Photo courtesy of nytimes.com
With Baseball’s Winter Meetings two weeks away in Dallas, Texas, it’s perfect timing to dive into the free agent pool. This is the first of a nine-part series entitled Set You Free* that will take a position-by-position look at this offseason’s free agency market. Today, Jesse Behr starts us off with designated hitters.
It was Opening Day, April 1973. Ron Blomberg sat in the visitor’s dugout at Fenway Park in what was likely utter confusion. Blomberg didn’t have a number penciled next to his name on the Yankees lineup card but rather two letters “D-H.” American League owners had voted to in introduce a “designated hitter” to every lineup for a three-year trial run. Blomberg, an underwhelming outfielder by trade, had committed 13 errors at first base for the Bronx Bombers in 1972. He had no position to call home because he wasn’t really cut out to play any position. Knowing that, Blomberg was the perfect test subject for the American League DH.
by Tyler Wasserman | @tylerwasserman | email@example.com
It is common sense: The more runs a team scores, the more likely they will win. But how can you tell how many runs a player contributes? Runs scored is clearly a function of the hitters batting behind the player to drive him in, and ignores runs driven in by the player himself.Runs Batted In is a function of the hitters batting before the player gets on base, and ignores whether the player gets on base himself – with the exception of a home run, of course.This is where Runs Created comes in. Runs Created is an attempt to measure a single player’s total run contribution over the course of an entire season.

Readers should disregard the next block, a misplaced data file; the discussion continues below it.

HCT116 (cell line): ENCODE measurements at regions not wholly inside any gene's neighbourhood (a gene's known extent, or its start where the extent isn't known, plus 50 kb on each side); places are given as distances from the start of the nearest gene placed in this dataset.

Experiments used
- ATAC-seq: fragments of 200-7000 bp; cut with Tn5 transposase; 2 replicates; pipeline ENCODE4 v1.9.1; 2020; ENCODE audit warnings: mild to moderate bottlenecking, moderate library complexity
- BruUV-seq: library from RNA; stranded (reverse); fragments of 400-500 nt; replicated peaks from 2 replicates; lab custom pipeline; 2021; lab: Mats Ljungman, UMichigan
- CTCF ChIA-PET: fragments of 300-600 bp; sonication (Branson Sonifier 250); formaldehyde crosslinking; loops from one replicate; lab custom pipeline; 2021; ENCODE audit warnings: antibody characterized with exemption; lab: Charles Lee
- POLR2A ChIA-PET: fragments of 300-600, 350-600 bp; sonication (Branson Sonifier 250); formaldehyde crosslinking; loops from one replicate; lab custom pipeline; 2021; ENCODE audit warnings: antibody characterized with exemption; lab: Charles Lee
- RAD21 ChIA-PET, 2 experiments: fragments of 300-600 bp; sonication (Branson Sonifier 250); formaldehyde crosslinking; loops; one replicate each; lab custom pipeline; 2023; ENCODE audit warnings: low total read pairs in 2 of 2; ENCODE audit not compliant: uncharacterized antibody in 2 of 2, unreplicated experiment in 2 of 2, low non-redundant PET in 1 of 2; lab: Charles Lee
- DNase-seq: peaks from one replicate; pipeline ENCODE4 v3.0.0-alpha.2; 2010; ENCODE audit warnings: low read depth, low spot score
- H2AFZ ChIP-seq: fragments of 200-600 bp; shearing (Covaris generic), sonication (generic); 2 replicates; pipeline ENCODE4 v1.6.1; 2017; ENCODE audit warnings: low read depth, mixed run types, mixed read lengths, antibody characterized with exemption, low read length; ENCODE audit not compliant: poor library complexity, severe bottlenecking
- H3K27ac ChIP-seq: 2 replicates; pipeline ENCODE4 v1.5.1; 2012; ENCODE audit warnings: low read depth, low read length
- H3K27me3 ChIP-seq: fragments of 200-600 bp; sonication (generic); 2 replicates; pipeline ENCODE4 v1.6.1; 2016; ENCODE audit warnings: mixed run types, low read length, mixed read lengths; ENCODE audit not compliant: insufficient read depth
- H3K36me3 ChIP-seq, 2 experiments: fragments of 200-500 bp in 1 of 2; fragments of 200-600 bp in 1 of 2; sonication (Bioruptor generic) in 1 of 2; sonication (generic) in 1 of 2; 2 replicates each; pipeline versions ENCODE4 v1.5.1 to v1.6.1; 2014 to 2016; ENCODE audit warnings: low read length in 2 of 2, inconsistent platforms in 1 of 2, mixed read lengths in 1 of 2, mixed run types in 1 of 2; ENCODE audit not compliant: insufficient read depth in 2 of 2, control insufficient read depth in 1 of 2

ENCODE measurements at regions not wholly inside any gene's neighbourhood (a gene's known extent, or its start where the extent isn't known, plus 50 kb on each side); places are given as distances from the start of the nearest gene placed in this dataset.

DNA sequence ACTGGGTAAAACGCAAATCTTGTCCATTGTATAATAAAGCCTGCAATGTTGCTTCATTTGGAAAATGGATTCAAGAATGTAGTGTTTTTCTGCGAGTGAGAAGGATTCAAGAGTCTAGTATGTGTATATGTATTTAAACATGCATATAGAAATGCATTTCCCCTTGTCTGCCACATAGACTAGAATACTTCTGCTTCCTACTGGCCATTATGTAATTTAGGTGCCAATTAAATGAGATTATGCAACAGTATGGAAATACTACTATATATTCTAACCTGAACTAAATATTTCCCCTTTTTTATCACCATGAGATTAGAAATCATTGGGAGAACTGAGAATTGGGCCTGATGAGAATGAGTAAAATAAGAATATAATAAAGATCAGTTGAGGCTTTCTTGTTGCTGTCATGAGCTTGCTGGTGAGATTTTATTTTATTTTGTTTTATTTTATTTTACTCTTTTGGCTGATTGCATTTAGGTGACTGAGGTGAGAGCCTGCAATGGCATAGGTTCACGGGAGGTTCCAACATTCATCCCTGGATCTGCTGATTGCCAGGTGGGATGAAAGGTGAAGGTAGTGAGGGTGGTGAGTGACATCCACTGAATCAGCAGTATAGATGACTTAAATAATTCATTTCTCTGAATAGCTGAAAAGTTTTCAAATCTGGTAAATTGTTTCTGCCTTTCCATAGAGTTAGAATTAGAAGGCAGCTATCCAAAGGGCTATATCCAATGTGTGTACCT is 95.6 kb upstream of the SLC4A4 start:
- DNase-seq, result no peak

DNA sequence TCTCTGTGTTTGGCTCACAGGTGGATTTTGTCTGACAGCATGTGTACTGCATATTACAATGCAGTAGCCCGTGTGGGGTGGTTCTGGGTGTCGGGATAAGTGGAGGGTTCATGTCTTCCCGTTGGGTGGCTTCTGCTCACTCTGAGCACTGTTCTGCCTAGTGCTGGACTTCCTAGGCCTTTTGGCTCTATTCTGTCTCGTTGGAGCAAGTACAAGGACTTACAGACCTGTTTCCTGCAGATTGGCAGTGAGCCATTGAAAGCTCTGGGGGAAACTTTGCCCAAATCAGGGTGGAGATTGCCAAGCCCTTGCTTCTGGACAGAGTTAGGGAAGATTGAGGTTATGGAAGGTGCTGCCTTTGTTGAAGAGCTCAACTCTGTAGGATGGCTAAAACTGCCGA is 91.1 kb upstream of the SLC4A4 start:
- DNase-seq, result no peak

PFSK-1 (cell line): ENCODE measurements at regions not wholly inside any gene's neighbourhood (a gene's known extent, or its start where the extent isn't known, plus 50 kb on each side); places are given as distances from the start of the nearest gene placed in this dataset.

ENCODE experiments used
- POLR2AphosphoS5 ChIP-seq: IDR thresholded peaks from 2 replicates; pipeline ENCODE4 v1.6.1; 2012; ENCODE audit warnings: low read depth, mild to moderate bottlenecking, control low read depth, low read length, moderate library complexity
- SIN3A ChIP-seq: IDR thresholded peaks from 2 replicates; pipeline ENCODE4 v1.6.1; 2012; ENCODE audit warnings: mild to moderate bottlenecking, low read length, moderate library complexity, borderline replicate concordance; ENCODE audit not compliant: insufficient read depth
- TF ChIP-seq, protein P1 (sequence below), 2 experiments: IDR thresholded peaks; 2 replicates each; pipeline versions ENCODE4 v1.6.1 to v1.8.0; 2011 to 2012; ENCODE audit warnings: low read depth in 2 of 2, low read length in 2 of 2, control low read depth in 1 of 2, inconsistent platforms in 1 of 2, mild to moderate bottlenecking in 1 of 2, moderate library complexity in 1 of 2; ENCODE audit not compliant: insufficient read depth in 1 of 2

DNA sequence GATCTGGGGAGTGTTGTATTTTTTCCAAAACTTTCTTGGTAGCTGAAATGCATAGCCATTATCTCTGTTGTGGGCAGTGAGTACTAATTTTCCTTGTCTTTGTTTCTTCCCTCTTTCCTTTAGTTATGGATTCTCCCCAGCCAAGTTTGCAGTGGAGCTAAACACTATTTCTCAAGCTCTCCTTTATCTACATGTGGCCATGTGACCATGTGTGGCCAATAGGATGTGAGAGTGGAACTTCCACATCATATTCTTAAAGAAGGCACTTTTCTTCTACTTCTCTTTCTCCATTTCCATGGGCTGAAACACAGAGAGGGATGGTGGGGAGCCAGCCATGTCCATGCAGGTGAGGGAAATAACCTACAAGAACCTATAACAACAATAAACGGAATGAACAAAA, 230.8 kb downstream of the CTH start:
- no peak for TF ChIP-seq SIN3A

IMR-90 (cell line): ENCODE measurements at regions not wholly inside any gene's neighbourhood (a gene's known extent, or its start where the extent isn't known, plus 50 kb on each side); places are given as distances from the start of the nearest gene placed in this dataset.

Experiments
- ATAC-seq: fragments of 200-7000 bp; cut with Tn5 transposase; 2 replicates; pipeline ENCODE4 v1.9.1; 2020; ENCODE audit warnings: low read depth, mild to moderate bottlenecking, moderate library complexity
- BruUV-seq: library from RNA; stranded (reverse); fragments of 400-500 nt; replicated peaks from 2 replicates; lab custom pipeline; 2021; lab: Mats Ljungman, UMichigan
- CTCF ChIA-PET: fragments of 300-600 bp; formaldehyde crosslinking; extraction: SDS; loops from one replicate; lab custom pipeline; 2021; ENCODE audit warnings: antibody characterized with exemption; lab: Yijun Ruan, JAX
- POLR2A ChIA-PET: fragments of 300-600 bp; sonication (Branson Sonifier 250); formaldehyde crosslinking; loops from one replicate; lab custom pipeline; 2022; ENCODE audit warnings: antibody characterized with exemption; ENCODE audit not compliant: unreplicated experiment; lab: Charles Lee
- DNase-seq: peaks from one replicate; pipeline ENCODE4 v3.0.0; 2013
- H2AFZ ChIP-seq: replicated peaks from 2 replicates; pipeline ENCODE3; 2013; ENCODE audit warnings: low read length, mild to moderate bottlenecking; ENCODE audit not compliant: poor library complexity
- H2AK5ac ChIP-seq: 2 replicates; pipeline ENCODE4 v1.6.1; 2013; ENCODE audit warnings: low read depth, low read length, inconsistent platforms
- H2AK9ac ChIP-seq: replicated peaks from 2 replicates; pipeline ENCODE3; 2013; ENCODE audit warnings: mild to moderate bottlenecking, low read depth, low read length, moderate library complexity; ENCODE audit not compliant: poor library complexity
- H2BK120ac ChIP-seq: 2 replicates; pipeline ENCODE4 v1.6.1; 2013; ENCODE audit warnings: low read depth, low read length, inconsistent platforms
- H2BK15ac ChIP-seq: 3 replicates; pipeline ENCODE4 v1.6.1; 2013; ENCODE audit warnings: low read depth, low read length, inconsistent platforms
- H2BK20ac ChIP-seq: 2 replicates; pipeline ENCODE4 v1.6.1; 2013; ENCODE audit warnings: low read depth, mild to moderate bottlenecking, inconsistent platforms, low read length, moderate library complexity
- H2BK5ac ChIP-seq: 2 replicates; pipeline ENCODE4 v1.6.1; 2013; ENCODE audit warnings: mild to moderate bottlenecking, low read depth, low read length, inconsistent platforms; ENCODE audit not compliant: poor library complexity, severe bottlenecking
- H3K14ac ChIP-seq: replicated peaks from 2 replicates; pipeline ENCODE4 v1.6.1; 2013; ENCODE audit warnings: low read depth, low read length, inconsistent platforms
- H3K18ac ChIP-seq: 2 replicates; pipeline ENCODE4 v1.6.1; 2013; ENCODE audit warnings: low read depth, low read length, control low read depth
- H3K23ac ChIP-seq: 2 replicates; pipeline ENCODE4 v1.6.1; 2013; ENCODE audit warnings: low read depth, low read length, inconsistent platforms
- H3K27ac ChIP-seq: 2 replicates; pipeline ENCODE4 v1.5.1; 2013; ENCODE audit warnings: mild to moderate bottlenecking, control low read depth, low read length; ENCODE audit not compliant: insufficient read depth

There are three variations of the Runs Created statistic. The first one appeared in Michael Lewis’s Moneyball and was created by statistical guru Bill James. It is based on total hits and walks, total bases, and at bats. A more advanced version of the statistic adds in factors such as Stolen Bases, Caught Stealing, Hit by Pitches, and Sacrifices, all of which impact the likelihood of scoring a run. Tom Tango has developed a variation of the stat called weighted Runs Created (wRC). It is based on wOBA, which assigns a weighting to different offensive results based on the likelihood that the specific event results in a run.
I like to talk. I like to talk a lot. Most of the time, I have things worth saying. Sometimes, it just flies right over people’s heads. Regardless of what I’m saying, how I’m saying it never comes out quite perfect. Doesn’t matter whether I’m talking baseball or chatting with a babe from the SU Volleyball team (which, come on folks, it’s clear there isn’t much of a difference for me at this point), the chances I exactly what I want to say are not high.
However, this is not the case with statistics.
Elite Defenders is one of many projects already underway at FoI that allows statistics to speak for both us and speak up for themselves. I’ve sat down with my buddy Tom Barrile countless times this semester, arguing for hours on end whether or not baseball is the superior sport over football (obviously, as everyone deep-down knows, it is). What we CAN’T ARGUE is the number of television viewers that watch the MLB postseason compared to the NFL playoffs.